I managed to miss this one when it first came up, but the “do nothing Congress” apparently stirred themselves to do something before they headed out the door for summer vacation. The “Honoring America’s Veterans and Caring for Camp Lejeune Families Act of 2012” managed to pass muster and awaits the President’s signature. According to the new bill – introduced by Olympia Snowe – protesters will be prevented from picketing military funerals two hours before or after a service, and they will be restricted to staying at least 300 feet from the grave.
Given how these cretins are pretty much universally despised, many of us might find this a bit of good cheer during the dog days of summer. Unfortunately, the legislation seems to have one major flaw. It’s pretty much identical to previous attempts to muzzle the hate group which have already been shot down by the Supreme Court. Dr. James Joyner weighs in, describing the bill as little more than pandering and an unfortunate incursion on first amendment rights.
Look, I hate these Westboro dirtbags as much as the next guy. Their message is vile and their targets innocent. But the Supreme Court has ruled that picketing funerals is protected by the First Amendment. It was an 8-1 ruling, with only Justice Alito dissenting.
While the 300 foot buffer zone is certainly permissible—indeed, the Westboro cretins observed a 1000 foot buffer in the case decided by the Supreme Court—the two hour window is almost surely not. So say that you can’t picket near a funeral while said funeral is going on is effectively ban it. And the Supreme Court has already said that the activity is protected by the Constitution.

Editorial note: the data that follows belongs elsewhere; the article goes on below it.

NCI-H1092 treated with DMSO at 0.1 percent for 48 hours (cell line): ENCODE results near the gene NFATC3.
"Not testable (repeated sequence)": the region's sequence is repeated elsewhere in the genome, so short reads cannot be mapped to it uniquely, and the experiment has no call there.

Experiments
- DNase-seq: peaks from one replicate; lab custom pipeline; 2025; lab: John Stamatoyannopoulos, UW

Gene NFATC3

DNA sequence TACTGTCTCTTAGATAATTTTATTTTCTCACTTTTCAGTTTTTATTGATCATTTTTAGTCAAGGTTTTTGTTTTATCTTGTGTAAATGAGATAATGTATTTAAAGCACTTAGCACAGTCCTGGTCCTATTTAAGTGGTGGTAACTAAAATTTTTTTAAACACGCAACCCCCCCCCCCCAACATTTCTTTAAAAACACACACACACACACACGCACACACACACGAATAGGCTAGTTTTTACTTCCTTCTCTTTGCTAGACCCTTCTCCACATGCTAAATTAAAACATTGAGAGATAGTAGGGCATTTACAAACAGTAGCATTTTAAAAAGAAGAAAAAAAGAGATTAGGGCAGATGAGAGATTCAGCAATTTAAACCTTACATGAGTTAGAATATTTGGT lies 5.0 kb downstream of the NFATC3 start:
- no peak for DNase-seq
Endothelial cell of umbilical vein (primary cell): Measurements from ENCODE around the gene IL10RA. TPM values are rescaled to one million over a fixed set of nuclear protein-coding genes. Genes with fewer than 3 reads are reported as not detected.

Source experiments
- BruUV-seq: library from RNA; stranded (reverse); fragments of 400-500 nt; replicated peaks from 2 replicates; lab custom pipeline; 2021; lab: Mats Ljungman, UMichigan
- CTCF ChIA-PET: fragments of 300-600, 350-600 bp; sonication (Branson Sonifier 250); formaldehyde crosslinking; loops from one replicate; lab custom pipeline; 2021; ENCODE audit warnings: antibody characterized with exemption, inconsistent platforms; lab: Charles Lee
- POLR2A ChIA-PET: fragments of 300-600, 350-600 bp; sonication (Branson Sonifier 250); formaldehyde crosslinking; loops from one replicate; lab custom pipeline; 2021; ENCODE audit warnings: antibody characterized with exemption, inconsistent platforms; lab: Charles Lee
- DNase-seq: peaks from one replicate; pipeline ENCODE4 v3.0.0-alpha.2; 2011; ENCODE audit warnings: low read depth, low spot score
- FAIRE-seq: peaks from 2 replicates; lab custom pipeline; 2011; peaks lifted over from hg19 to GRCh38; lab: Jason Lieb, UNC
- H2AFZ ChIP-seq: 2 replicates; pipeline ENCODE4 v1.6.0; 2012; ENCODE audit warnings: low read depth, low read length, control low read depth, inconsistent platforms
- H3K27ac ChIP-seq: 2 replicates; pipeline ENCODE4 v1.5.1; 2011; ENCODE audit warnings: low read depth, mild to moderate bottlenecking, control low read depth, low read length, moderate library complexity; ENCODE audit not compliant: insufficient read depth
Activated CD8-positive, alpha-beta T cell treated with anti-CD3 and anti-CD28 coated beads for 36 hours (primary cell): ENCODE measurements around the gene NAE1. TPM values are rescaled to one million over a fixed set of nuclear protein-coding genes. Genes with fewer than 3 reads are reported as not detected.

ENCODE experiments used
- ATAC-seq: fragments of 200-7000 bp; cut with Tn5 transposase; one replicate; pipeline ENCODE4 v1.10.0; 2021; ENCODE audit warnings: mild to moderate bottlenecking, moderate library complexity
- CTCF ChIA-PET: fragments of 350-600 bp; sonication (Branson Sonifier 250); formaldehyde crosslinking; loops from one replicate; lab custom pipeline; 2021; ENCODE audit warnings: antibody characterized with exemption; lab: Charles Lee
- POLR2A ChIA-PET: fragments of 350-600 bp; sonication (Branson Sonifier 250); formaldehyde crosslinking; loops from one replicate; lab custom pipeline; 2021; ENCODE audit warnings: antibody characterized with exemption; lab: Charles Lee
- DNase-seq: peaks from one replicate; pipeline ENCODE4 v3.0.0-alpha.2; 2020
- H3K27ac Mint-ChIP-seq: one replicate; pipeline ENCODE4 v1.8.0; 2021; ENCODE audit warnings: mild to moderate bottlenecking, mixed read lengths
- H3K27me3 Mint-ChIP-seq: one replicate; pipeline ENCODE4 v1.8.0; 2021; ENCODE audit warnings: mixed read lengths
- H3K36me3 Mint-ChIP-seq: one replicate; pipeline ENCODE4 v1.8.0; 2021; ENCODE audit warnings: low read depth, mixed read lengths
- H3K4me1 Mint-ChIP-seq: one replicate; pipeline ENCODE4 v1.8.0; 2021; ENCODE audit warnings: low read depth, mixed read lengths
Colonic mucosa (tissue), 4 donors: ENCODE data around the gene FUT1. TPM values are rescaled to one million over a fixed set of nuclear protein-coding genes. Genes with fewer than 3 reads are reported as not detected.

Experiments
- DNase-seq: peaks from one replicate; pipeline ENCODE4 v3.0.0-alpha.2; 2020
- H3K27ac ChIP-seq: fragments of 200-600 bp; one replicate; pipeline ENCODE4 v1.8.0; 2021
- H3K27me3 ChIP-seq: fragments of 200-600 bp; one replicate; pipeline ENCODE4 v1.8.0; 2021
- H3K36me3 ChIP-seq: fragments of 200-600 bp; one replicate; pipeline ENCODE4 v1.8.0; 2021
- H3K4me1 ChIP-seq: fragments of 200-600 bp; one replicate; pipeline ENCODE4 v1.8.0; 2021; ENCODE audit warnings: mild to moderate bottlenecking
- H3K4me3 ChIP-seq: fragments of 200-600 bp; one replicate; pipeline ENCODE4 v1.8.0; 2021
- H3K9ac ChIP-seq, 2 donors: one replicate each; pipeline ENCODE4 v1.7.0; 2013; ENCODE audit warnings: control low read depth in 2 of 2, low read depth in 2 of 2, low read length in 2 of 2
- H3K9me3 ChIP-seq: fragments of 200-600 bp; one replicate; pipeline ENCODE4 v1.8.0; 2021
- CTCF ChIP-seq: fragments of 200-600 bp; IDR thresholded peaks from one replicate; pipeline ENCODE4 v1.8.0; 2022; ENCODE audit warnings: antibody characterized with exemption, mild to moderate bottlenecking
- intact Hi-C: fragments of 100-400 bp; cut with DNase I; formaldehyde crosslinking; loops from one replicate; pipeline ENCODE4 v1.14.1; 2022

I hate to say it, but this certainly does smell of pandering. There’s no easier path to public praise for politicians than to do something to support our military and veterans. (And rightly so.) But there’s a difference between doing something substantive to help them and just passing a bill which you know will get shot down just so you can look like you’re being tough on the protesters. If the government can regulate speech to the point where they can prevent you from showing up two hours before until two hours after an event, that would be a precedent which could very quickly get out of control.
Protecting our right to free speech unfortunately means occasionally protecting speech we all abhor. I imagine that the Westboro crew has enough cash and lawyers left to challenge this act the moment it’s signed into law and any judge hearing the request will doubtless issue an immediate injunction preventing it from being enforced. Sad to say, but this vote was likely little more than an exercise in futility. And, yes… pandering.